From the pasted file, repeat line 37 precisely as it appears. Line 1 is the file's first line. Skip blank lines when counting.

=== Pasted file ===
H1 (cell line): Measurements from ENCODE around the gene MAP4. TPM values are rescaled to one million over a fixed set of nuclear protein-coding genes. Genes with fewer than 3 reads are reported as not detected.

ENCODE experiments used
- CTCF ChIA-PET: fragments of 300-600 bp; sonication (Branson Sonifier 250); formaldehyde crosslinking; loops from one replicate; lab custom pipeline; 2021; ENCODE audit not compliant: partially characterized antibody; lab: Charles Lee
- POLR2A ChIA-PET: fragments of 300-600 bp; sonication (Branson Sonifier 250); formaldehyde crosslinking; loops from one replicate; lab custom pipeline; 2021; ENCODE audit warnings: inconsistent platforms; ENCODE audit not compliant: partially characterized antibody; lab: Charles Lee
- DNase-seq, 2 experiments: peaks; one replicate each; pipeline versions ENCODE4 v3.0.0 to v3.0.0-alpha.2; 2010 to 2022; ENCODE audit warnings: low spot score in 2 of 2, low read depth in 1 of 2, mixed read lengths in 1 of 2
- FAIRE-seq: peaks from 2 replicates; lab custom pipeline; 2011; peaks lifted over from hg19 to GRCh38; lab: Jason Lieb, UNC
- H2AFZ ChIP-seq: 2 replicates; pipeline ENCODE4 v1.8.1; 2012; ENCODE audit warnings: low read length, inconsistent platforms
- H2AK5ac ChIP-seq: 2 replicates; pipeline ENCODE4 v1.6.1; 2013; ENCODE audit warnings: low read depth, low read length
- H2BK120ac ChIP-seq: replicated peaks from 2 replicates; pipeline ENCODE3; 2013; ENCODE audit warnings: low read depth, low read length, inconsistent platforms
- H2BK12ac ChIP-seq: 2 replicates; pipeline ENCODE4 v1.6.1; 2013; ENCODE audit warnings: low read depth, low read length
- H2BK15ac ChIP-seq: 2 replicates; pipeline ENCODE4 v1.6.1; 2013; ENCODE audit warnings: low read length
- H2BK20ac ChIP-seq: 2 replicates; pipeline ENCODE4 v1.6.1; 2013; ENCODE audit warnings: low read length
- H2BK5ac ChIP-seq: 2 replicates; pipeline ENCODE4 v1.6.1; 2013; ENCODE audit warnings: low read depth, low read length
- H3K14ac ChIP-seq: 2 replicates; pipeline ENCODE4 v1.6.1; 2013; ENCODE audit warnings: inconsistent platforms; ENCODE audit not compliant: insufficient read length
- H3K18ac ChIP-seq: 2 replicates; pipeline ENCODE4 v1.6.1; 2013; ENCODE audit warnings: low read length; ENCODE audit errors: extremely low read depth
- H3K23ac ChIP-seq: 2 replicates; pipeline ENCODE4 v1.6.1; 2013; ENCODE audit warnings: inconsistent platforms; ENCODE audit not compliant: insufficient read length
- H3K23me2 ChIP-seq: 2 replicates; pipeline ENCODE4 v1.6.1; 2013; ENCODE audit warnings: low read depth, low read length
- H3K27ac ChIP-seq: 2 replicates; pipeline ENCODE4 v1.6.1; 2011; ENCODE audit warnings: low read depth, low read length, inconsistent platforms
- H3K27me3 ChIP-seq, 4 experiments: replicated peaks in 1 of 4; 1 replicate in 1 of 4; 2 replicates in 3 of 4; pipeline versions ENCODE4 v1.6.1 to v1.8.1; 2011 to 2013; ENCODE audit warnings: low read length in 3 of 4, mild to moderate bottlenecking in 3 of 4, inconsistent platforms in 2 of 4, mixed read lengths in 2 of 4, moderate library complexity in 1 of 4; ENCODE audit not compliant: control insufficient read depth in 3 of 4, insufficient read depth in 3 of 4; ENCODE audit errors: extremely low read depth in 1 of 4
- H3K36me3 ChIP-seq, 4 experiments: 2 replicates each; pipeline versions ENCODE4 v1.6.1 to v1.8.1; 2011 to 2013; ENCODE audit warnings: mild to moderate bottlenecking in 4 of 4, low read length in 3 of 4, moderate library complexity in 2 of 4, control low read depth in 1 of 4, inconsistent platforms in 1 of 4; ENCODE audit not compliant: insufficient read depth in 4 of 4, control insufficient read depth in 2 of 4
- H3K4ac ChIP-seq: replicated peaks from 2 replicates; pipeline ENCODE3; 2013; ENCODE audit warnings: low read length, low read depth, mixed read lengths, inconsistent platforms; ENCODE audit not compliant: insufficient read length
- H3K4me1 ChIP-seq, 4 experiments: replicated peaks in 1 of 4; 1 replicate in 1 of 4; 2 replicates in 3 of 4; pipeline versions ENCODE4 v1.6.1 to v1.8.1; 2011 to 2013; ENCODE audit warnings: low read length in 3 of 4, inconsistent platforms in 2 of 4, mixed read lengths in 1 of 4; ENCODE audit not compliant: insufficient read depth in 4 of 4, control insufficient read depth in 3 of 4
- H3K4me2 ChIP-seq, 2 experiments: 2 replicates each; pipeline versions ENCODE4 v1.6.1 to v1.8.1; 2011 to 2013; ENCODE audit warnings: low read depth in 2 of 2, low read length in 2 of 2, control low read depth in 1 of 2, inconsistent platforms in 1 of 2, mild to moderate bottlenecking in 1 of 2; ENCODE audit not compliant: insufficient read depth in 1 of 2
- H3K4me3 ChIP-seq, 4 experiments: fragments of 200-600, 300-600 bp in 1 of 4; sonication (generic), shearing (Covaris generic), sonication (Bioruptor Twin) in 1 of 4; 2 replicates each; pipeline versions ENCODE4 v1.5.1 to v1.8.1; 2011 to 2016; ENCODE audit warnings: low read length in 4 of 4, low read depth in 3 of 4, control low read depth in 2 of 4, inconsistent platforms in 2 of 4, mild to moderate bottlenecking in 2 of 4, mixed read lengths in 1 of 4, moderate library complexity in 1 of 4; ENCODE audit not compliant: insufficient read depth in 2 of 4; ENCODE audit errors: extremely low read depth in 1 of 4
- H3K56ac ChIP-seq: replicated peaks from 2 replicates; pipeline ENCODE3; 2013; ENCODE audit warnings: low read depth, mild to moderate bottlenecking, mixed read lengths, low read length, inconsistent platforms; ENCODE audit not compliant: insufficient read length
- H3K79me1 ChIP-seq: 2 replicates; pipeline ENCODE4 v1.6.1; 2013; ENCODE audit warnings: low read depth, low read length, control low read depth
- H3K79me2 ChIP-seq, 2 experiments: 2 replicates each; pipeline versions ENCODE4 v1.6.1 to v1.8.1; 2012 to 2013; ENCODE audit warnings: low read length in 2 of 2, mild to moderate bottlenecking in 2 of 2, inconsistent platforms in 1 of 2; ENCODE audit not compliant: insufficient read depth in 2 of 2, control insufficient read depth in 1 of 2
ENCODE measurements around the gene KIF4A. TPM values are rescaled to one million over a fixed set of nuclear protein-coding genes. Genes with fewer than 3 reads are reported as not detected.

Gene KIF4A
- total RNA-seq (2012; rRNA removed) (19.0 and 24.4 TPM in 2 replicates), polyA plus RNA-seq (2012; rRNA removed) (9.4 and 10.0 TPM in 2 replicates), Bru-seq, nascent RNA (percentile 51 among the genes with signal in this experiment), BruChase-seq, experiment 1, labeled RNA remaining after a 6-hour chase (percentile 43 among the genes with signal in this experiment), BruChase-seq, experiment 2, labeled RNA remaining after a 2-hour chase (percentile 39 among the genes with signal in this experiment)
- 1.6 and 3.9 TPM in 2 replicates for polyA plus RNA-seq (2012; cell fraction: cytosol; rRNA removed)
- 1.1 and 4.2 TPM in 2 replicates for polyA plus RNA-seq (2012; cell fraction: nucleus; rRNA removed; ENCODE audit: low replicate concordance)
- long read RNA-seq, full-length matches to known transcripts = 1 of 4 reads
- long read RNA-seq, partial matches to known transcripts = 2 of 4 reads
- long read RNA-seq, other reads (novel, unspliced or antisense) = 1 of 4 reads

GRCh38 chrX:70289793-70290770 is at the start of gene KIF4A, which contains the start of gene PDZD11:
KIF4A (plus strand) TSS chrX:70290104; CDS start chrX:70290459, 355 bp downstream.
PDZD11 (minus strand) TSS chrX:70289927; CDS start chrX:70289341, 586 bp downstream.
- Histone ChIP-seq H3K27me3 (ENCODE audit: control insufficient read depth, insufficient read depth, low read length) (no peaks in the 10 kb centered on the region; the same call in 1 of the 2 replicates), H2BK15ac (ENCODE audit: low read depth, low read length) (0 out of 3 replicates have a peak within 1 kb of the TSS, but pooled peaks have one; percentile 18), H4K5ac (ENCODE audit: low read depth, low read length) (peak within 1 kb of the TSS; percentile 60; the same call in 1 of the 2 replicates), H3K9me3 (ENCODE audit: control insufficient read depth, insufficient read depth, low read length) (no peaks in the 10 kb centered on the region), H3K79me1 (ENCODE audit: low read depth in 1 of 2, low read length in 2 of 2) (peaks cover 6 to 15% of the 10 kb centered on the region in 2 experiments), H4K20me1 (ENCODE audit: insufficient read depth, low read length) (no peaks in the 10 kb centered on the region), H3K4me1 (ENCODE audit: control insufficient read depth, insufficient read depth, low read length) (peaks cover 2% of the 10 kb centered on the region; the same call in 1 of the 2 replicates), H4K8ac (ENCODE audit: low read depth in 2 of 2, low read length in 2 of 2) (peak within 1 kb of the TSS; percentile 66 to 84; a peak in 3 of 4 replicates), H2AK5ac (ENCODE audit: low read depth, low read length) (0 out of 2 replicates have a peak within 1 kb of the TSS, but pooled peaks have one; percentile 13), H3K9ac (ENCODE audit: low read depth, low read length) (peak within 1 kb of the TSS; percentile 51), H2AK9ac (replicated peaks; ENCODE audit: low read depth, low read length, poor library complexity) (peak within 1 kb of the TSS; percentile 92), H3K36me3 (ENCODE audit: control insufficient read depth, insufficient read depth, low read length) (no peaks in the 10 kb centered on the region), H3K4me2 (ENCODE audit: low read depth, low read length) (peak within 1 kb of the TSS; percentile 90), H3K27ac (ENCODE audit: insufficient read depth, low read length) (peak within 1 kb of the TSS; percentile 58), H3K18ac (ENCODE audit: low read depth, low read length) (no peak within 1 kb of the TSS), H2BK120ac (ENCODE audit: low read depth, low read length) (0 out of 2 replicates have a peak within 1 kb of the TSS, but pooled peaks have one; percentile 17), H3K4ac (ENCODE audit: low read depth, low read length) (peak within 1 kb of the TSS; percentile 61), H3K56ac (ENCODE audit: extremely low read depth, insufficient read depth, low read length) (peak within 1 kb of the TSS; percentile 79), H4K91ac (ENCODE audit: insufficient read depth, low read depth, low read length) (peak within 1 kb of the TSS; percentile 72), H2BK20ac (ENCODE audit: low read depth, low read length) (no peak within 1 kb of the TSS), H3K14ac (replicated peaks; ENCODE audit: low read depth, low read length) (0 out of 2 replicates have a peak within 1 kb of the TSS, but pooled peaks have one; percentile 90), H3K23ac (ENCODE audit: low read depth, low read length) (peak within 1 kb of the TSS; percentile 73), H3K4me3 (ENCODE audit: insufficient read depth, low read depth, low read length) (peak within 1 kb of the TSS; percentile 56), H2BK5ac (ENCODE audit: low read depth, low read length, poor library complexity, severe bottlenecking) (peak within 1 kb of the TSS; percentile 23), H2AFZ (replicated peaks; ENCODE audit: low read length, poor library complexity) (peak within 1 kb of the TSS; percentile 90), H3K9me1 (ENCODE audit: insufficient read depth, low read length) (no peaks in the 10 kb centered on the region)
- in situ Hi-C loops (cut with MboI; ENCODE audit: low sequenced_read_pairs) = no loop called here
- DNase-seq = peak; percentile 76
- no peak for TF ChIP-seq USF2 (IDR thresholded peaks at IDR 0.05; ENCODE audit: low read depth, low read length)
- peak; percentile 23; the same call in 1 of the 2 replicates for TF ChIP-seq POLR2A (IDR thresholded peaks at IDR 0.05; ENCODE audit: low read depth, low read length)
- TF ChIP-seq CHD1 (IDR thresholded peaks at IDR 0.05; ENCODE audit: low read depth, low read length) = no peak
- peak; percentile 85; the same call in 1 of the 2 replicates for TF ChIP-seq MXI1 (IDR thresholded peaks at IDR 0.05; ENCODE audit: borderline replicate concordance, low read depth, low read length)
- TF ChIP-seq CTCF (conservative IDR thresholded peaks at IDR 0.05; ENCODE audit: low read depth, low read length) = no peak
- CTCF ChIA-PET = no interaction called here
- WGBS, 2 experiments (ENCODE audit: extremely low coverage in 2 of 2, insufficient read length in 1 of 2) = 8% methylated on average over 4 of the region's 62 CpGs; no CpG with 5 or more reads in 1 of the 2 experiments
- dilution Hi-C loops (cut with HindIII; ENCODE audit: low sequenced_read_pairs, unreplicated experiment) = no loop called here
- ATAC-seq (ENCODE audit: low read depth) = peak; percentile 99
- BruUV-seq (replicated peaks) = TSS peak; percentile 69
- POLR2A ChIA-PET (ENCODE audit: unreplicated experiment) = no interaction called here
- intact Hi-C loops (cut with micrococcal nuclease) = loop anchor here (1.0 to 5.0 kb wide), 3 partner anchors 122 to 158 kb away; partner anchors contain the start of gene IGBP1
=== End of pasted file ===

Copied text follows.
KIF4A (plus strand) TSS chrX:70290104; CDS start chrX:70290459, 355 bp downstream.